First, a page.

Master woodturner: Robin Wood

We meet the Derbyshire craftsman who has revived age-old techniques to create bowls and plates that show the wonderful possibilities of wood.

Meet Robin Wood

Woodturner and medieval woodware specialist Robin Wood has been making plates, bowls, spoons and one-off pieces at his Hope Valley workshop for nearly 20 years. Inspired by the beauty of the natural material, as well as its historical role in the domestic setting, Robin has crafted bowls for the Tower of London, Hampton Court Palace and Ridley Scott’s film Robin Hood, using only hand-forged tools and a simple foot-powered lathe.

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Robin Wood

Robin Wood outside his Hope Valley workshop.

As a child, I loved the outdoors and was always watching wildlife and collecting everything from feathers to fungi. I wanted to be a potter or a gamekeeper. While travelling in my twenties, I met lots of people who had interesting careers. I decided that I would never do a job I didn’t enjoy; I wanted to use my head, heart and hands.

Robin Wood

The design of this 20-inch beech bowl is based on a Tudor original from the Mary Rose.

I was working in conservation forestry for the National Trust. We were reintroducing medieval management practices to ancient woodlands, but the smaller-diameter timber being produced had no commercial market, so I started looking into the old crafts that used that type of wood. Then I heard about George Lailey, known as the “last bowl turner”, whose tools are now the centrepiece of the Museum of English Rural Life. He died in 1958, leaving no one who could turn bowls using his techniques.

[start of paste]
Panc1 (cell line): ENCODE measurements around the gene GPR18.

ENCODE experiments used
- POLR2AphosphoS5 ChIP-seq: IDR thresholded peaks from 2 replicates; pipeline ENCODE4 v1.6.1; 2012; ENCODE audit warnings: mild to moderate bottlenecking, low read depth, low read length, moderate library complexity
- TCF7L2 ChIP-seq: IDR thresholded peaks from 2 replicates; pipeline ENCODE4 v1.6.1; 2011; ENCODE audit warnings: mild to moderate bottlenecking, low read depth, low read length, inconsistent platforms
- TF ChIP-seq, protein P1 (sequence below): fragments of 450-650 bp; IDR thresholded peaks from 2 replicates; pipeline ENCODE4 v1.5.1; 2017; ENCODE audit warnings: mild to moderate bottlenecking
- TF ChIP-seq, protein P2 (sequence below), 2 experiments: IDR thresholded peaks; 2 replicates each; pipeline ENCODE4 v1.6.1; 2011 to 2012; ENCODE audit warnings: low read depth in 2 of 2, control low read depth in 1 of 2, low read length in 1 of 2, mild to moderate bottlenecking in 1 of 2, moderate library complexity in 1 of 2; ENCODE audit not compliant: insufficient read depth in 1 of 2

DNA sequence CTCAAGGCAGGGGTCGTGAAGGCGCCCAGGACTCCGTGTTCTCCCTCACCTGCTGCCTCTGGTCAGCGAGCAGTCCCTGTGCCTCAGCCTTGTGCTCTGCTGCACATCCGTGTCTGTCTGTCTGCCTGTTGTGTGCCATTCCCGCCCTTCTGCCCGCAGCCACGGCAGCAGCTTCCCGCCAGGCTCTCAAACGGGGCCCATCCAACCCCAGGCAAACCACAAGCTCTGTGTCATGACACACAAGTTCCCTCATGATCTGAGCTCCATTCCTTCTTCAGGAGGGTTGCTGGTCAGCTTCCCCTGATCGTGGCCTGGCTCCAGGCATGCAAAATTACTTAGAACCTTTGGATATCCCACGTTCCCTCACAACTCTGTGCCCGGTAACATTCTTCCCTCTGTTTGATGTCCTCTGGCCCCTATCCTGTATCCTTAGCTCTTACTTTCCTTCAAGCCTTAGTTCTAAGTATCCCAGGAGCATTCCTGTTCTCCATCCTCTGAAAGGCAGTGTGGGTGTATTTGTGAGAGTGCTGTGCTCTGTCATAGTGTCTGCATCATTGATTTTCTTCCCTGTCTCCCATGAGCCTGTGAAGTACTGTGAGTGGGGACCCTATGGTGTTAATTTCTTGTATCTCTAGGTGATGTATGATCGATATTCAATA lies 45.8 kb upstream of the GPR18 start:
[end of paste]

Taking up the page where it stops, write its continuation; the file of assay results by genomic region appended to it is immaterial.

Robin Wood

A scorched sycamore bowl with a set of hand-carved spoons.

What appealed to me about Lailey’s work was that he could cut one bowl inside another, so from one block of wood he could create up to five pieces, rather than turning the inside into shavings. To do this, he had to forge his own specialised tools, so my first task was to learn the blacksmithing skills to make them. I produced my own charcoal and made tools from recycled car springs, then I built a lathe and began learning to turn. It took more than five years to be able to cut nesting bowls as Lailey did, but they are very special, as the grain runs through the whole set.

Robin Wood

In the workshop, an 18th-century stable, turned pieces are left to dry for six to eight weeks before finishing.

All of my wood is supplied by local tree surgeons, including 70-year-old Mr Anderson, whom I have dealt with for 17 years. I look for particular trees, such as old sycamore and beech, that are free from knots and twisted grain, as straight, clean wood is best for functional pieces. I know exactly what I want and I take time choosing, because I will work with a single tree for several weeks or even months, making hundreds of bowls or plates. Trees vary and I get a feeling from the first turns of each one as to how it may work. Some are simply a joy to use, while getting a clean cut from others is a continual struggle.